Second, when Rob expressed his feelings, he expected her to accommodate him and break things off with Bill. When she didn’t, he felt betrayed. If he asks himself why, he might realize that he has a particular belief about how a loving relationship is supposed to work. Like many other people, Rob believes that if you have strong feelings of pain, especially if triggered by your partner’s actions, your partner should change what they are doing in order to relieve your pain for you.” This is exactly what people mean when they say, “making someone else responsible for your feelings.”
In other words, when we experience painful or uncomfortable emotions, we often think of them as a “problem” that needs to be “solved” because we don’t like feeling them. If we are feeling them because someone has violated our rights or boundaries, it is appropriate and ethical to look outward and require that person to change their behavior and return to respecting our boundaries. [For a full discussion of rights and boundaries, see Part 1 of this series: Boundaries.]
However, if we are feeling painful emotions when no one has violated our rights or boundaries, then it is appropriate and ethical to look inward, at our thoughts and beliefs, and question them as the first step in “solving the problem” of our painful emotions.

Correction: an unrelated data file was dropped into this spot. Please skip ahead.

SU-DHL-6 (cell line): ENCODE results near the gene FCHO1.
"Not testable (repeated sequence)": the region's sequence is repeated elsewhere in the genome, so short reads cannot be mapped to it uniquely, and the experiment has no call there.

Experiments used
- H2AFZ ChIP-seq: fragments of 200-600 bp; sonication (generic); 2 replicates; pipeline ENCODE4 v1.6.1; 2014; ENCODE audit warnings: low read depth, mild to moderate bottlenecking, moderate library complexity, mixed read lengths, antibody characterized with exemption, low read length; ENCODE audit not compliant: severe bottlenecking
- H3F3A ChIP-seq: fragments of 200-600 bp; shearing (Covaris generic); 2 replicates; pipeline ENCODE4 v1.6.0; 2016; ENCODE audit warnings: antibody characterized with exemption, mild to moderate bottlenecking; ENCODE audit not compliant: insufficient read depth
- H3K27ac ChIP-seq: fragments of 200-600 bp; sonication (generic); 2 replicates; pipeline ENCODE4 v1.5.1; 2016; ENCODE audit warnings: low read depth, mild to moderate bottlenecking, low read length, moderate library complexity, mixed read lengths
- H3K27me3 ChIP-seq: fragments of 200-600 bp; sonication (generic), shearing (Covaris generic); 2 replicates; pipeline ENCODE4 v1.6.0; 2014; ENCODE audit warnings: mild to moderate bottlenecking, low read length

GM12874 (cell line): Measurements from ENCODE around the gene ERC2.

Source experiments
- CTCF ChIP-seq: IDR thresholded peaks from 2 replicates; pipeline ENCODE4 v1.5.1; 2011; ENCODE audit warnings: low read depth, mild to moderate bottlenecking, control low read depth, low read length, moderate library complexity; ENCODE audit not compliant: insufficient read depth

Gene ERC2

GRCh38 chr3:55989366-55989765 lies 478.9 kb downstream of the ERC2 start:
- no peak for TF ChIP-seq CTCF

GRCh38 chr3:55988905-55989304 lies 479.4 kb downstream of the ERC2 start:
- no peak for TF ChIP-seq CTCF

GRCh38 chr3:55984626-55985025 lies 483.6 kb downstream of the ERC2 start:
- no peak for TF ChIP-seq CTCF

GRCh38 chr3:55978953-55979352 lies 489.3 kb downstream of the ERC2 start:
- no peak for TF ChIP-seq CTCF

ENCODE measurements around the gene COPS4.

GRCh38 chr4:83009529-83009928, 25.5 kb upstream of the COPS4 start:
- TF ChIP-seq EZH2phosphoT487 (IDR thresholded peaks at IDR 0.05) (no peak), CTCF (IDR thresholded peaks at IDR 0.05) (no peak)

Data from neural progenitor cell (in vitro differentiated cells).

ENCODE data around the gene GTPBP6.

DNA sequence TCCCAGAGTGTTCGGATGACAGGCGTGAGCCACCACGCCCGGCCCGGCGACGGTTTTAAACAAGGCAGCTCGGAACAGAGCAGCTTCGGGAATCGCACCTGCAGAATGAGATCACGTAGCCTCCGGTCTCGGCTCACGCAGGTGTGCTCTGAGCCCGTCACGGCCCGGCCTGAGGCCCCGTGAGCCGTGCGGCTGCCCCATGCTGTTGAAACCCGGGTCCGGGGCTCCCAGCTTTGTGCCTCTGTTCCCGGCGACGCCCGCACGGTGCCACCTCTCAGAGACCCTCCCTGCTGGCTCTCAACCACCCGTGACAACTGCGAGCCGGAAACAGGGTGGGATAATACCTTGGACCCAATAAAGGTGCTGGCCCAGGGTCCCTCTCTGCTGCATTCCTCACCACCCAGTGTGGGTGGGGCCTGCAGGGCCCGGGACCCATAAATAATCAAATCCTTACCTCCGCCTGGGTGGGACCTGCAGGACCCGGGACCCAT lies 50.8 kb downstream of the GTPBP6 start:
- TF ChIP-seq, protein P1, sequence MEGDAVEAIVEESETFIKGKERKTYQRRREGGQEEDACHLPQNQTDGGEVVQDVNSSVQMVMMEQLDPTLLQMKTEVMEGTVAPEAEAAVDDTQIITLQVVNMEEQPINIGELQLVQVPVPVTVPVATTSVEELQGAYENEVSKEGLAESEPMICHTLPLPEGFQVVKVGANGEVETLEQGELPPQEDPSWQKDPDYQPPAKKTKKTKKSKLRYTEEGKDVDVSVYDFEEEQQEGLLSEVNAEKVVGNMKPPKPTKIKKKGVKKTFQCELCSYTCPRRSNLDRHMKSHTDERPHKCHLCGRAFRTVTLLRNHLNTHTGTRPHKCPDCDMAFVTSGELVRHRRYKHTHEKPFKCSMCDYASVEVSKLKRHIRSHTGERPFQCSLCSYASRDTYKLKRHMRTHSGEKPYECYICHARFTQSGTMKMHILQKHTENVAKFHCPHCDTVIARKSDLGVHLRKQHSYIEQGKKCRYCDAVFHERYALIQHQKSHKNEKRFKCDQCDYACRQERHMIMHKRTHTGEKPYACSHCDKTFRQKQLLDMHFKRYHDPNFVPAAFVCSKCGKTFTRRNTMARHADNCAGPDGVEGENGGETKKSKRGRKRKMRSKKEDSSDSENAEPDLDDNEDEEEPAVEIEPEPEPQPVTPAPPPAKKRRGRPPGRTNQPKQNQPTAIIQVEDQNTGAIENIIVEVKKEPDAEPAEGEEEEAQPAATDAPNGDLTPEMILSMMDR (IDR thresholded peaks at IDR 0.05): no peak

A pattern of coercion comes in when people are strongly attached to the belief that others should take responsibility for solving the problem of their painful emotions. When others don’t do this for them, they may escalate their displays of pain, hurt and/or anger, or make threats, in order to get the response they want.
But what if Rob does not admit to himself that he is in the wrong? How does Julie defend her boundaries? And what if that is really hard for her? There are two sides to poor personal boundaries. One side is “making other people responsible for your feelings.” The other side is, “taking too much responsibility for the feelings of others.”
In my next post, I’ll address what that looks like and how to develop stronger boundaries and defend them.
(c) 2018, Alexandra Tyler, All Rights Reserved
#poly #polyamory #polyamorous #polyrelationships #polytherapist #boundaries #relationshipboundaries